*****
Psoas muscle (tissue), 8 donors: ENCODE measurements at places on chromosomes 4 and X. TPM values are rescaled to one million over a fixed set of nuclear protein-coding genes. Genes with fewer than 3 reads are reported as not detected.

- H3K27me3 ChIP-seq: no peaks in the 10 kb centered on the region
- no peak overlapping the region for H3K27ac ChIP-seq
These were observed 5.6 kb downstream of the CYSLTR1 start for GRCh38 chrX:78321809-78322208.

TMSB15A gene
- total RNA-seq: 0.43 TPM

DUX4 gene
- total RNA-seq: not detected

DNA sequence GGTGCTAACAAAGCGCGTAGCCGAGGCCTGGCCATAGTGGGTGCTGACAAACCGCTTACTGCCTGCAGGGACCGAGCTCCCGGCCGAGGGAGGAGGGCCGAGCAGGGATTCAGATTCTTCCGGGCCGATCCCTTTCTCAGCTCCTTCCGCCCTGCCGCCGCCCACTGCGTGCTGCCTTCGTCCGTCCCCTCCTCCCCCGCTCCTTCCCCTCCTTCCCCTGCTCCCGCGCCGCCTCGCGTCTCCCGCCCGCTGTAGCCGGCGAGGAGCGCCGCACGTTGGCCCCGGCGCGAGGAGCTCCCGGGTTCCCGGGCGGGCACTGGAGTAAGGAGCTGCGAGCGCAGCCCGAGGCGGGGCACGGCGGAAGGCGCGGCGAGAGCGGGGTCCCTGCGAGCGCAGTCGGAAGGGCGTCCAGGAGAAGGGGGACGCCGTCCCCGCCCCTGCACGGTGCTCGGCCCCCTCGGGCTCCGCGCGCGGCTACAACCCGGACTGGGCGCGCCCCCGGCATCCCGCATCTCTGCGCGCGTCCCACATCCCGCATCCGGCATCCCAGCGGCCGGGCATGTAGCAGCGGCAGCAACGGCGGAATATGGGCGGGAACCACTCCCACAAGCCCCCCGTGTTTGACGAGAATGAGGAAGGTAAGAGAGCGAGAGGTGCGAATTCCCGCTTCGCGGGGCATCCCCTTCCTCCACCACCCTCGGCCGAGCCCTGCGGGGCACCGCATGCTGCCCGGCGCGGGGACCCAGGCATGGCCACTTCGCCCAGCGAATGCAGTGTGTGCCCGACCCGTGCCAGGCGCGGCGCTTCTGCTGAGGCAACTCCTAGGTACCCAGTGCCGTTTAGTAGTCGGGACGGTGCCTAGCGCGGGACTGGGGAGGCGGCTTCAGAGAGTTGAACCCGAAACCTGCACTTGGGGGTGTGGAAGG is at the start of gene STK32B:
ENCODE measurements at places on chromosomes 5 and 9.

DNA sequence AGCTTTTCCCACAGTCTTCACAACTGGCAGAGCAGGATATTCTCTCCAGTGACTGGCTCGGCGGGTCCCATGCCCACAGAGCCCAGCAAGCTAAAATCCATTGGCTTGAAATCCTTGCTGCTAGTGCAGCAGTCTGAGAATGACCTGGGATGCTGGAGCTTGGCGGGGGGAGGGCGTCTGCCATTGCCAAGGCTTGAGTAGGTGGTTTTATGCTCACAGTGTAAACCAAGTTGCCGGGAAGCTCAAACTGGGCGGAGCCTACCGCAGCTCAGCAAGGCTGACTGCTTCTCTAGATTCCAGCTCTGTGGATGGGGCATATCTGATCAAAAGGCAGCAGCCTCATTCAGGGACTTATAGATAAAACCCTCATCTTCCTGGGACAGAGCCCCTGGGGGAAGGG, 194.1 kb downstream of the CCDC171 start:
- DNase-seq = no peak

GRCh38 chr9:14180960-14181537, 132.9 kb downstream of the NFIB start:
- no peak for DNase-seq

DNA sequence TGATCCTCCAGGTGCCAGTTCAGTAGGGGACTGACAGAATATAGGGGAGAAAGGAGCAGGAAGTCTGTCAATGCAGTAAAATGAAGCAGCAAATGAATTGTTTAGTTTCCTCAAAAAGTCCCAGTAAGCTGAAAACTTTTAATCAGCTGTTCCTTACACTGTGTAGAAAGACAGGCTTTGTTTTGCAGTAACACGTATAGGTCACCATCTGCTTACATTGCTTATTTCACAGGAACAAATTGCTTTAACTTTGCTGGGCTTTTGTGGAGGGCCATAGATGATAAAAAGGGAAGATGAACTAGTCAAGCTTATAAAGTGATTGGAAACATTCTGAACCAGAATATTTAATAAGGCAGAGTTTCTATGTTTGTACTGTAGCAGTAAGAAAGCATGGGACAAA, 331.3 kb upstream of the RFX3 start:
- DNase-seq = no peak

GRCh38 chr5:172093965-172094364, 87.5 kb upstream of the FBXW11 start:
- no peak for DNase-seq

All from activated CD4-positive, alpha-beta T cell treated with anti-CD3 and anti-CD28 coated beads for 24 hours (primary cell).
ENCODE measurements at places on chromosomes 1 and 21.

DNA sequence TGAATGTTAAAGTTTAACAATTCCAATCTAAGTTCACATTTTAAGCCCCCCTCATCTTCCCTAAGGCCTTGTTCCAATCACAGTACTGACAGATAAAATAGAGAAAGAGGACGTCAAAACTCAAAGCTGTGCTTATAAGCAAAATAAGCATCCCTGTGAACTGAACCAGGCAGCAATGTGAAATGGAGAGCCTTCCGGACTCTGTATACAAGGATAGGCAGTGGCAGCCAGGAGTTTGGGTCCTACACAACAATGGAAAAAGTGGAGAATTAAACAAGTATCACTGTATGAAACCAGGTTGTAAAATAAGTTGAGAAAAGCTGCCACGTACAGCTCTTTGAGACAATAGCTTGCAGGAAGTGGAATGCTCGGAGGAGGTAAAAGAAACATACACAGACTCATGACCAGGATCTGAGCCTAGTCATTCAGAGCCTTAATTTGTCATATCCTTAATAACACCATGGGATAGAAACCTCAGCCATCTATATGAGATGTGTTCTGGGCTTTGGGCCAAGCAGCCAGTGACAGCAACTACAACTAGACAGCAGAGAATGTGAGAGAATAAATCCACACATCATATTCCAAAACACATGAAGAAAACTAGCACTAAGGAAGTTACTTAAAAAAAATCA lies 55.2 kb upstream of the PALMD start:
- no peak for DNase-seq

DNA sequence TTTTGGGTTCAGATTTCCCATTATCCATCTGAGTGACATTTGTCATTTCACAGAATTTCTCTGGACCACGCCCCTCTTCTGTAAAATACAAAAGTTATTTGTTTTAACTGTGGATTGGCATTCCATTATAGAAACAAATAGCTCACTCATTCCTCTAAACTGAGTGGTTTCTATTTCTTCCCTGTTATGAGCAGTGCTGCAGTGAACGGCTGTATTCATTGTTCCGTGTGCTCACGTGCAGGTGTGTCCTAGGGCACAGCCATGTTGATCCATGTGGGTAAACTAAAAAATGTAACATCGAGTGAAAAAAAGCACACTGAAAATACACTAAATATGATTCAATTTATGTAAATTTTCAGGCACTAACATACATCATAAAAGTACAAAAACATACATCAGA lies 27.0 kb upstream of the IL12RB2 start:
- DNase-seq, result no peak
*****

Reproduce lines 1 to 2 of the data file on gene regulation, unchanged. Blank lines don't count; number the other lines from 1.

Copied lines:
Psoas muscle (tissue), 8 donors: ENCODE measurements at places on chromosomes 4 and X. TPM values are rescaled to one million over a fixed set of nuclear protein-coding genes. Genes with fewer than 3 reads are reported as not detected.

- H3K27me3 ChIP-seq: no peaks in the 10 kb centered on the region